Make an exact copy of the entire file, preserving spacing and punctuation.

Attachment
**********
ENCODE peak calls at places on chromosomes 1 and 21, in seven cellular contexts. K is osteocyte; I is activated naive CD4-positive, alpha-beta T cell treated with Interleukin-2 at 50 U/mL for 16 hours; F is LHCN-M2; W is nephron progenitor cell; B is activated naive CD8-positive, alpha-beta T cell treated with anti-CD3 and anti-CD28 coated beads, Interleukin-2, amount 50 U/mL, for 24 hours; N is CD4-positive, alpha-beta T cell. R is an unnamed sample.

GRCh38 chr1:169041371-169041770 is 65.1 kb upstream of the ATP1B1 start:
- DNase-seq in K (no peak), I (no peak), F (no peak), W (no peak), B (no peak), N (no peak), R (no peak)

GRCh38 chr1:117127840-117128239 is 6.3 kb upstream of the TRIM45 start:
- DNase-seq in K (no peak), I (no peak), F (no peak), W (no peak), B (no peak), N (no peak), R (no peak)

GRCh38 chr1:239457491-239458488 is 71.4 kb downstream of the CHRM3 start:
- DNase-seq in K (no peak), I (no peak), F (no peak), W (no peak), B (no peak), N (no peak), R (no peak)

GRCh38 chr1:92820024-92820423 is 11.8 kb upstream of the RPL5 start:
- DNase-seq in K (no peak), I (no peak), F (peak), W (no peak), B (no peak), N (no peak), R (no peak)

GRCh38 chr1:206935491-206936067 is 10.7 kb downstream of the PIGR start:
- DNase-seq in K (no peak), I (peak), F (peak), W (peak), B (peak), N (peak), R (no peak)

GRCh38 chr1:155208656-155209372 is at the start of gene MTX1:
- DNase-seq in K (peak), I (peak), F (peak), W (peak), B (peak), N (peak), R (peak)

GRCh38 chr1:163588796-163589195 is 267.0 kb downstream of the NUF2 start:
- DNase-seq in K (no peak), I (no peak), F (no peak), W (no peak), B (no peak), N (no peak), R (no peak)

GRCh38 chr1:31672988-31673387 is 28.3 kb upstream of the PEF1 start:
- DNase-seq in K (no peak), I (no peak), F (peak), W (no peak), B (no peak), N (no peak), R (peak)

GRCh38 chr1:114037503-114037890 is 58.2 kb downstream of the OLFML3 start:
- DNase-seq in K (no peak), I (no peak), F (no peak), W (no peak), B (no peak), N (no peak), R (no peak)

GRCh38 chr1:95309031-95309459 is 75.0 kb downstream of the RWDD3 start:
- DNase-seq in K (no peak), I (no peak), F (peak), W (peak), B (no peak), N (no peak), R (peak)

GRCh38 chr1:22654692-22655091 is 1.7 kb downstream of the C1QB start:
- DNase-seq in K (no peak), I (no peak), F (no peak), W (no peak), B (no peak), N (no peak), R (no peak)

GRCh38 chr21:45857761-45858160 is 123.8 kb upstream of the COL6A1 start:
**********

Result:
ENCODE peak calls at places on chromosomes 1 and 21, in seven cellular contexts. K is osteocyte; I is activated naive CD4-positive, alpha-beta T cell treated with Interleukin-2 at 50 U/mL for 16 hours; F is LHCN-M2; W is nephron progenitor cell; B is activated naive CD8-positive, alpha-beta T cell treated with anti-CD3 and anti-CD28 coated beads, Interleukin-2, amount 50 U/mL, for 24 hours; N is CD4-positive, alpha-beta T cell. R is an unnamed sample.

GRCh38 chr1:169041371-169041770 is 65.1 kb upstream of the ATP1B1 start:
- DNase-seq in K (no peak), I (no peak), F (no peak), W (no peak), B (no peak), N (no peak), R (no peak)

GRCh38 chr1:117127840-117128239 is 6.3 kb upstream of the TRIM45 start:
- DNase-seq in K (no peak), I (no peak), F (no peak), W (no peak), B (no peak), N (no peak), R (no peak)

GRCh38 chr1:239457491-239458488 is 71.4 kb downstream of the CHRM3 start:
- DNase-seq in K (no peak), I (no peak), F (no peak), W (no peak), B (no peak), N (no peak), R (no peak)

GRCh38 chr1:92820024-92820423 is 11.8 kb upstream of the RPL5 start:
- DNase-seq in K (no peak), I (no peak), F (peak), W (no peak), B (no peak), N (no peak), R (no peak)

GRCh38 chr1:206935491-206936067 is 10.7 kb downstream of the PIGR start:
- DNase-seq in K (no peak), I (peak), F (peak), W (peak), B (peak), N (peak), R (no peak)

GRCh38 chr1:155208656-155209372 is at the start of gene MTX1:
- DNase-seq in K (peak), I (peak), F (peak), W (peak), B (peak), N (peak), R (peak)

GRCh38 chr1:163588796-163589195 is 267.0 kb downstream of the NUF2 start:
- DNase-seq in K (no peak), I (no peak), F (no peak), W (no peak), B (no peak), N (no peak), R (no peak)

GRCh38 chr1:31672988-31673387 is 28.3 kb upstream of the PEF1 start:
- DNase-seq in K (no peak), I (no peak), F (peak), W (no peak), B (no peak), N (no peak), R (peak)

GRCh38 chr1:114037503-114037890 is 58.2 kb downstream of the OLFML3 start:
- DNase-seq in K (no peak), I (no peak), F (no peak), W (no peak), B (no peak), N (no peak), R (no peak)

GRCh38 chr1:95309031-95309459 is 75.0 kb downstream of the RWDD3 start:
- DNase-seq in K (no peak), I (no peak), F (peak), W (peak), B (no peak), N (no peak), R (peak)

GRCh38 chr1:22654692-22655091 is 1.7 kb downstream of the C1QB start:
- DNase-seq in K (no peak), I (no peak), F (no peak), W (no peak), B (no peak), N (no peak), R (no peak)

GRCh38 chr21:45857761-45858160 is 123.8 kb upstream of the COL6A1 start: